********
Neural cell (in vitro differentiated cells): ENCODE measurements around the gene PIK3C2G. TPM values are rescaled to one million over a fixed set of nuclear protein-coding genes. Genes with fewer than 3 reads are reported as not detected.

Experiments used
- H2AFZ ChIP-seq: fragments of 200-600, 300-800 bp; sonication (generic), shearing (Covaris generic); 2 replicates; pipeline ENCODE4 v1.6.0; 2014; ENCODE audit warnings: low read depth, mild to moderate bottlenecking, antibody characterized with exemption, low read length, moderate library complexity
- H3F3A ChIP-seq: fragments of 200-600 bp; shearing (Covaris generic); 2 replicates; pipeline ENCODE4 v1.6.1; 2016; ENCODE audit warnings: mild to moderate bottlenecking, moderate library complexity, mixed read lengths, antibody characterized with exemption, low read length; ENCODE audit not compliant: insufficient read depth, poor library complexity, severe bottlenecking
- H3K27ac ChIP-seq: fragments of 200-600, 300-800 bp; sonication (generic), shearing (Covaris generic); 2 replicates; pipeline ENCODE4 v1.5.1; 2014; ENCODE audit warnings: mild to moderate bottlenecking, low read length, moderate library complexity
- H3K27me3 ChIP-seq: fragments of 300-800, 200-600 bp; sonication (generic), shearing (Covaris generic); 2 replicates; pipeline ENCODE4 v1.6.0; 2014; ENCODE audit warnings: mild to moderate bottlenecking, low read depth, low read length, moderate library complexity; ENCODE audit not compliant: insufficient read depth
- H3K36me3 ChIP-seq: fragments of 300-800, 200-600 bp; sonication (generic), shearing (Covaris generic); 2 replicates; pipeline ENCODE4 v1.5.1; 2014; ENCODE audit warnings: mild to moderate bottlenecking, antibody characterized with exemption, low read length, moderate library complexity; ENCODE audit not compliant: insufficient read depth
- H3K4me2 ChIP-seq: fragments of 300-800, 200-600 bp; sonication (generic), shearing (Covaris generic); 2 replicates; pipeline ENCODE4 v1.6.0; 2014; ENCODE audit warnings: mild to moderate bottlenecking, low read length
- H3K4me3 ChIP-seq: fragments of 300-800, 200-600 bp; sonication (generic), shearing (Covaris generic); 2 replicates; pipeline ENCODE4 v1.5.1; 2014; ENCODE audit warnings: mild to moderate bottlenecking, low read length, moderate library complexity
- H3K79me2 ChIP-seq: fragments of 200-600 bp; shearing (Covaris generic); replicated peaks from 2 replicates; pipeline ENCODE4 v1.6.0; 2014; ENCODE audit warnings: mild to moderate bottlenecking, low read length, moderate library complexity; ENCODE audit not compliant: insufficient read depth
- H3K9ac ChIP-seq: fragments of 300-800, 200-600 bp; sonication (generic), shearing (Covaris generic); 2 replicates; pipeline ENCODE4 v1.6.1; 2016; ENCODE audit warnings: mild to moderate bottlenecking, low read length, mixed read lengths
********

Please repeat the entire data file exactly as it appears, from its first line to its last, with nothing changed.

Neural cell (in vitro differentiated cells): ENCODE measurements around the gene PIK3C2G. TPM values are rescaled to one million over a fixed set of nuclear protein-coding genes. Genes with fewer than 3 reads are reported as not detected.

Experiments used
- H2AFZ ChIP-seq: fragments of 200-600, 300-800 bp; sonication (generic), shearing (Covaris generic); 2 replicates; pipeline ENCODE4 v1.6.0; 2014; ENCODE audit warnings: low read depth, mild to moderate bottlenecking, antibody characterized with exemption, low read length, moderate library complexity
- H3F3A ChIP-seq: fragments of 200-600 bp; shearing (Covaris generic); 2 replicates; pipeline ENCODE4 v1.6.1; 2016; ENCODE audit warnings: mild to moderate bottlenecking, moderate library complexity, mixed read lengths, antibody characterized with exemption, low read length; ENCODE audit not compliant: insufficient read depth, poor library complexity, severe bottlenecking
- H3K27ac ChIP-seq: fragments of 200-600, 300-800 bp; sonication (generic), shearing (Covaris generic); 2 replicates; pipeline ENCODE4 v1.5.1; 2014; ENCODE audit warnings: mild to moderate bottlenecking, low read length, moderate library complexity
- H3K27me3 ChIP-seq: fragments of 300-800, 200-600 bp; sonication (generic), shearing (Covaris generic); 2 replicates; pipeline ENCODE4 v1.6.0; 2014; ENCODE audit warnings: mild to moderate bottlenecking, low read depth, low read length, moderate library complexity; ENCODE audit not compliant: insufficient read depth
- H3K36me3 ChIP-seq: fragments of 300-800, 200-600 bp; sonication (generic), shearing (Covaris generic); 2 replicates; pipeline ENCODE4 v1.5.1; 2014; ENCODE audit warnings: mild to moderate bottlenecking, antibody characterized with exemption, low read length, moderate library complexity; ENCODE audit not compliant: insufficient read depth
- H3K4me2 ChIP-seq: fragments of 300-800, 200-600 bp; sonication (generic), shearing (Covaris generic); 2 replicates; pipeline ENCODE4 v1.6.0; 2014; ENCODE audit warnings: mild to moderate bottlenecking, low read length
- H3K4me3 ChIP-seq: fragments of 300-800, 200-600 bp; sonication (generic), shearing (Covaris generic); 2 replicates; pipeline ENCODE4 v1.5.1; 2014; ENCODE audit warnings: mild to moderate bottlenecking, low read length, moderate library complexity
- H3K79me2 ChIP-seq: fragments of 200-600 bp; shearing (Covaris generic); replicated peaks from 2 replicates; pipeline ENCODE4 v1.6.0; 2014; ENCODE audit warnings: mild to moderate bottlenecking, low read length, moderate library complexity; ENCODE audit not compliant: insufficient read depth
- H3K9ac ChIP-seq: fragments of 300-800, 200-600 bp; sonication (generic), shearing (Covaris generic); 2 replicates; pipeline ENCODE4 v1.6.1; 2016; ENCODE audit warnings: mild to moderate bottlenecking, low read length, mixed read lengths